Endowments differ from individuals in that their investment time frames can best be described as “Eternity” — longer than even the staunchest buy-and-hold investor.  But that doesn’t mean there aren’t lessons to be learned.

While private clients aren’t able to get access to the same deals as at $20 billion endowments, some aspects of the schools’ approach are quintessential investing 101. Diversifying holdings into foreign, growth, and value plays are boilerplate ideas.  Taking advantage of the premium return potential in illiquid investments is another.  But Swedroe says it is the discipline of the endowments that really gives them an advantage over mom and pop. 

As we do for our clients, endowments have written investment policies for their asset allocations. As an example, there might be a mandate that not less than 8% or more than 12% should be allocated to real estate. “So when real estate does better than the rest of the portfolio, they’ll come in and sell some of it to make sure it doesn’t exceed 12% — and that means they’re selling high,” Swedroe explains. When real estate falls under 8%, the endowment will buy — in effect, buying low. “That’s exactly the opposite of the way most small investors invest, and it’s one of the reasons they do poorly.”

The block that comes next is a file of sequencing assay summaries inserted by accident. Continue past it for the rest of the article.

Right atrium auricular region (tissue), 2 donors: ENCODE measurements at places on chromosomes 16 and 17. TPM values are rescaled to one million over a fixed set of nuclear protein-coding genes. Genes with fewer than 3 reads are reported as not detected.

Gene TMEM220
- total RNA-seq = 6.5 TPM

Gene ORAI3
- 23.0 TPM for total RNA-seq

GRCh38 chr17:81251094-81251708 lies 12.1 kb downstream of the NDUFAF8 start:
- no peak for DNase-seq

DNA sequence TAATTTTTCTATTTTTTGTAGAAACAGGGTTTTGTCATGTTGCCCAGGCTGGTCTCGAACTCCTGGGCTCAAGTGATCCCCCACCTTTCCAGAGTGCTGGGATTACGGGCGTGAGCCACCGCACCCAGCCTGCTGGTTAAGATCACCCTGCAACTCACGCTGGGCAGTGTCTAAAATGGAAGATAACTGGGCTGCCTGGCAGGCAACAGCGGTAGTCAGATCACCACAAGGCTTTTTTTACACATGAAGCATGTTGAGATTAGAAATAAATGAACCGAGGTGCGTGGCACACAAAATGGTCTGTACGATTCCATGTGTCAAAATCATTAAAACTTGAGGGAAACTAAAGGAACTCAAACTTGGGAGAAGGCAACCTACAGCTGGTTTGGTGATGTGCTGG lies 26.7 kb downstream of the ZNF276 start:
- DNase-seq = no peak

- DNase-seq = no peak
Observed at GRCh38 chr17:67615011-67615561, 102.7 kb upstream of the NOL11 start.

Harvard Business School:Can America Compete?

I wanted to wish you a lovely Labor Day weekend and share this thoughtful article from Harvard Business Review entitled, The American Economy: Can it Get Back on Track?As the rhetoric flies around the political parties’ national conventions,  it is worth remembering that the economic problems we face have been brewing for 10 to 15 years or more.  It is also good to keep in mind that anything we do to solve them will not change the fundamental issues for 10 to 15 years to come.  This article from HBS asks “Can America Compete?” and offers strategies for economic revival.

Click here for article: Can America Compete